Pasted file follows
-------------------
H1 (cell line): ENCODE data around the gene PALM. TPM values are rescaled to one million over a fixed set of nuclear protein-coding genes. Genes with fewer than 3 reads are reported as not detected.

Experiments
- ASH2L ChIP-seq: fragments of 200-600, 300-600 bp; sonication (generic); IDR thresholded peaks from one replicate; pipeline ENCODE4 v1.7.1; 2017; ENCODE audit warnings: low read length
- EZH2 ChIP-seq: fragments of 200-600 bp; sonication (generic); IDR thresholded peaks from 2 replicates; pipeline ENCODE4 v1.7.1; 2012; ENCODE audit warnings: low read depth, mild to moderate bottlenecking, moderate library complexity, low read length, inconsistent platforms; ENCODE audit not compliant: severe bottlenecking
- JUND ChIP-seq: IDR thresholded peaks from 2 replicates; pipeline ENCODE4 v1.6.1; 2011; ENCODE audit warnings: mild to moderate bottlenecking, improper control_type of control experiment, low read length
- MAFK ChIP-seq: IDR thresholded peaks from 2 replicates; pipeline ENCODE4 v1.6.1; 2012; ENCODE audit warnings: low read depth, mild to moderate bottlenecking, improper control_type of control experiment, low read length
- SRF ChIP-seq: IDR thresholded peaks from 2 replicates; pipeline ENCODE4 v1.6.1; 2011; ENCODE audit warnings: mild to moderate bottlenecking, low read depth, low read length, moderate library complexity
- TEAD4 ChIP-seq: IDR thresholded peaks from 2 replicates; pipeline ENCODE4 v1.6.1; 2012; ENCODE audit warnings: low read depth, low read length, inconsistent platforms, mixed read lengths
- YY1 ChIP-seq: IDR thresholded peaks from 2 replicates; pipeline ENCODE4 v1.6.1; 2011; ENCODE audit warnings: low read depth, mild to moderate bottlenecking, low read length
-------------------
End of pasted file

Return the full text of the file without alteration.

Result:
H1 (cell line): ENCODE data around the gene PALM. TPM values are rescaled to one million over a fixed set of nuclear protein-coding genes. Genes with fewer than 3 reads are reported as not detected.

Experiments
- ASH2L ChIP-seq: fragments of 200-600, 300-600 bp; sonication (generic); IDR thresholded peaks from one replicate; pipeline ENCODE4 v1.7.1; 2017; ENCODE audit warnings: low read length
- EZH2 ChIP-seq: fragments of 200-600 bp; sonication (generic); IDR thresholded peaks from 2 replicates; pipeline ENCODE4 v1.7.1; 2012; ENCODE audit warnings: low read depth, mild to moderate bottlenecking, moderate library complexity, low read length, inconsistent platforms; ENCODE audit not compliant: severe bottlenecking
- JUND ChIP-seq: IDR thresholded peaks from 2 replicates; pipeline ENCODE4 v1.6.1; 2011; ENCODE audit warnings: mild to moderate bottlenecking, improper control_type of control experiment, low read length
- MAFK ChIP-seq: IDR thresholded peaks from 2 replicates; pipeline ENCODE4 v1.6.1; 2012; ENCODE audit warnings: low read depth, mild to moderate bottlenecking, improper control_type of control experiment, low read length
- SRF ChIP-seq: IDR thresholded peaks from 2 replicates; pipeline ENCODE4 v1.6.1; 2011; ENCODE audit warnings: mild to moderate bottlenecking, low read depth, low read length, moderate library complexity
- TEAD4 ChIP-seq: IDR thresholded peaks from 2 replicates; pipeline ENCODE4 v1.6.1; 2012; ENCODE audit warnings: low read depth, low read length, inconsistent platforms, mixed read lengths
- YY1 ChIP-seq: IDR thresholded peaks from 2 replicates; pipeline ENCODE4 v1.6.1; 2011; ENCODE audit warnings: low read depth, mild to moderate bottlenecking, low read length